Sometimes A Documentary Can Change Your Life
Remember Galileo's story? In early 1600s, the scientist argued that ours is a sun-centred solar system and not an earth-centred one. At that time majority of educated people subscribed to the Aristotelian geocentric view that the earth was the centre of the universe and that all heavenly bodies revolved around the earth. Opposing this “truth” cost Galileo his freedom. But today the once beleaguered scientist is celebrated and his revolutionary ideas accepted as universal truths. I'd request you to keep the Galileo story at the back of your mind as you read on.
So the other night I was chilling and logged on Netflix, which -- based on the content I watched previously -- suggested “Forks Over Knives.” The impression I got was that it's a food show (I do watch quite a bit of food shows). As I embarked on the journey, I realised, much to my dismay, that it's a 96-minute long documentary, and although it was discussing food, it wasn't what I'd call a “food show.”
What is it then?
“Forks Over Knives” is a documentary (made in 2011) that advocates a low-fat, whole food, plant-based diet as a way to avoid or reverse several chronic diseases. The film stresses that processed foods and oils should be avoided. Through an examination of the careers of American physician Caldwell Esselstyn and professor of nutritional biochemistry T Colin Campbell, “Forks Over Knives” claims that many life-threatening health issues – including obesity, cardiovascular diseases, and cancer – can be prevented and treated by eating a whole food, plant-based diet, avoiding processed food and animal protein.
I've been athletic for the most part of my young adult and adult life (working out 3-4 times a week etc.) and I've been a staunch supporter of the wonders of animal protein – the kind who counts how many grams of it are in each meal. Despite what's traditionally considered a “healthy lifestyle,” the annual cold/flu seems to get worse as I get older and so do lethargy, brain fog etc. I do have vegan friends and acquaintances and no matter how many times I've heard them harp on about how we carnivores are “mass murderers,” it didn't do squat to put a dent on my love for meat and dairy. You see, sermonising and emotional blackmailing never work on me; I need science and cold hard logic if I am to change my views, and that is what this [not so] little documentary gave me: science, data, case studies, and logic.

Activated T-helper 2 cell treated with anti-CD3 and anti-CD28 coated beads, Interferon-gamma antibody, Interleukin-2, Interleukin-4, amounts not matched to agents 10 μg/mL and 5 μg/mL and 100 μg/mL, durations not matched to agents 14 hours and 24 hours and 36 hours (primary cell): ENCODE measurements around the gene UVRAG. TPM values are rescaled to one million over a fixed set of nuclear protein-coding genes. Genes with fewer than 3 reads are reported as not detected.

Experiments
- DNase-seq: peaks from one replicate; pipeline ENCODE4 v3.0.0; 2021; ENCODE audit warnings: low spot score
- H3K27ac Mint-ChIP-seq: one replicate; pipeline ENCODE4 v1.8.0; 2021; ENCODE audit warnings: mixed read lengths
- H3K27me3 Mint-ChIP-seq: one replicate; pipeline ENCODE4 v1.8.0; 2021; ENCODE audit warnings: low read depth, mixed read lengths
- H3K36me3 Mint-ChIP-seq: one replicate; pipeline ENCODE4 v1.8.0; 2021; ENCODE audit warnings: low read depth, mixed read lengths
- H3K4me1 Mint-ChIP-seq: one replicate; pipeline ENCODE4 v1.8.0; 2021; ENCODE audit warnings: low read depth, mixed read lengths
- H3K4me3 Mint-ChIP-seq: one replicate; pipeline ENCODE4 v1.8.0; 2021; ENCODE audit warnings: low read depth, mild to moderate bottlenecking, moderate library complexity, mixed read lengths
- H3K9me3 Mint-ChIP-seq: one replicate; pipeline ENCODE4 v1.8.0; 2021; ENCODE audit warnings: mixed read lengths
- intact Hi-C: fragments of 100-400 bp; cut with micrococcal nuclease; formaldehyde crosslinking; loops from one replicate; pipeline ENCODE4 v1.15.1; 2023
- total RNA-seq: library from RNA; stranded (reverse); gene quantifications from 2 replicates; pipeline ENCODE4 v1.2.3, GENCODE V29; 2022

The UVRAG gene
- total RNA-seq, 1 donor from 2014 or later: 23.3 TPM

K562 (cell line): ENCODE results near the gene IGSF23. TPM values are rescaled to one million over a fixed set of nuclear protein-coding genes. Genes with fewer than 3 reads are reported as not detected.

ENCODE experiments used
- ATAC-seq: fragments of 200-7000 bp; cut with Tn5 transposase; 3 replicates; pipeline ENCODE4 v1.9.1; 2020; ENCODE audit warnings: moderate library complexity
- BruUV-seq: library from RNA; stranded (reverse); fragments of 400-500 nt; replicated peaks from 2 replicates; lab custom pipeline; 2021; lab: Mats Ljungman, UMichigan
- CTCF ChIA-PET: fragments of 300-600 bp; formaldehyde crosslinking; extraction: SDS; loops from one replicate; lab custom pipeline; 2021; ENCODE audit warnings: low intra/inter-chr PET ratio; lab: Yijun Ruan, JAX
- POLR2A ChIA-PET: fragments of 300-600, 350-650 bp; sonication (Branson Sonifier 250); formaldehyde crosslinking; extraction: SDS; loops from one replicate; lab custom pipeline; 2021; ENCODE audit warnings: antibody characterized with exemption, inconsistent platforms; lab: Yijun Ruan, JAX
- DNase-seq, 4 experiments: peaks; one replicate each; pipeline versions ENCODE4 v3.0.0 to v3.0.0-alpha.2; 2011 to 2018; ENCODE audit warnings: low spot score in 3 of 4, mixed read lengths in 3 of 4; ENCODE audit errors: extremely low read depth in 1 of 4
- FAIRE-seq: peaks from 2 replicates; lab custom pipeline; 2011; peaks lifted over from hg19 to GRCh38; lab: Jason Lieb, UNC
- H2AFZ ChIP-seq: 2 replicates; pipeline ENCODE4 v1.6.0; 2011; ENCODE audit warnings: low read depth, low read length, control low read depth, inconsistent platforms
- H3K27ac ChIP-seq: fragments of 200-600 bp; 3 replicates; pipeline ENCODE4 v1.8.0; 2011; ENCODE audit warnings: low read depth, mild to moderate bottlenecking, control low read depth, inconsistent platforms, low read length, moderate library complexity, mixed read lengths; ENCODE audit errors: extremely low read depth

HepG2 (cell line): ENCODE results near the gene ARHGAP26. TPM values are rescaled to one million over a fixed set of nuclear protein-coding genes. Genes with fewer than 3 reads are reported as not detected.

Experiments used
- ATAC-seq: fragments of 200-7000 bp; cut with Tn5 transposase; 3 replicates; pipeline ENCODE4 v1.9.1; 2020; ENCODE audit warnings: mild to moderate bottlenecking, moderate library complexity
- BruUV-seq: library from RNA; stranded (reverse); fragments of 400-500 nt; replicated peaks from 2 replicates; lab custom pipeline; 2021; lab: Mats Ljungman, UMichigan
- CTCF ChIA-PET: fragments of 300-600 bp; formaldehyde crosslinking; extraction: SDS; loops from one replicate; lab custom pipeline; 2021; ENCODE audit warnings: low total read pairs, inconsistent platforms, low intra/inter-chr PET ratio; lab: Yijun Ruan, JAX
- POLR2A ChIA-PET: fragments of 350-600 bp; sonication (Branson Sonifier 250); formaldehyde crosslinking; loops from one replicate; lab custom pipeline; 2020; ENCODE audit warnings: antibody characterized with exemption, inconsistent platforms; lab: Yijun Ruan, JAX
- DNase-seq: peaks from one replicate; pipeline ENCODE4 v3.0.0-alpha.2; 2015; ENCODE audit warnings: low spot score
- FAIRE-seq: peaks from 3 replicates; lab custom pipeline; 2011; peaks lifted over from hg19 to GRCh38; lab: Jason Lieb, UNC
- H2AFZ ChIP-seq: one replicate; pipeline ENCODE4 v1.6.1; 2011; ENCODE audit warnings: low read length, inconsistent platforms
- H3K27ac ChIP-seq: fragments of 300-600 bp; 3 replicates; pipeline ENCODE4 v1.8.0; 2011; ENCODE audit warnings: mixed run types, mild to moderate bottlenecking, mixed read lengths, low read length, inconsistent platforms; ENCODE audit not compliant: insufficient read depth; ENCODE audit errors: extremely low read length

At the risk of overreaching, I'd say what “An Inconvenient Truth” did for global warming, “Forks Over Knives” does for a plant-based diet.
Dr Campbell and Dr Esselstyn have spent the majority of their careers researching the benefits of moving away from animal products toward a plant-based diet. They also practice what they preach, following the diet themselves. Both doctors, as well as several other experts who are interviewed in the film, have used the diet to treat chronically ill patients, all apparently successfully. But the film makes clear that a plant-based diet is beneficial for everyone, not just the sick.
The film takes an empirical approach to the debate about the place of animal products in the Western diet, with an argument centred more on the health benefits of the diet rather than any championing of animal rights. It's a head-over-heart approach that relies on the audience being inspired by so many different people apparently changing their lives by changing what they eat.
The film also provides an overview of the 20-year long China-Cornell-Oxford Project that led to Dr Campbell's findings, outlined in his book, “The China Study” (2005) in which he suggests that coronary artery disease, diabetes, obesity, and cancer can be linked to the Western diet of processed and animal-based foods (including dairy products). The study looked at mortality rates from cancer and other chronic diseases from 1973–75 in 65 counties in China; the data was correlated with 1983–84 dietary surveys and blood work from 100 people in each county. The research was conducted in those counties because they had genetically similar populations that tended, over generations, to live and eat in the same way in the same place.
Whole food, plant-based diet vs. vegan diet
The former promotes eating whole, unrefined or minimally refined plant-based foods. Those who adapt the lifestyle will base their diets around foods such as whole grains, legumes, tubers, vegetables, and fruits. The common element between the two diets is being averse to animal-based protein. Here's the easiest distinction between the two — people who are vegan can eat potato chips, dalpuri and singara with aloo, and people who are on a whole food, plant-based diet cannot eat these.
Where do we go from here?
I've just had the epiphany; I don't think I'll go cold turkey. I still love omelette for breakfast. For now, I'm off chicken and beef. But I intend to gradually embrace the whole food, plant-based diet full-on. Dear reader [if you've managed to patiently read up to this point], I'm not urging you to make the transition. It's your journey. What I'm asking is, watch the documentary with an open mind.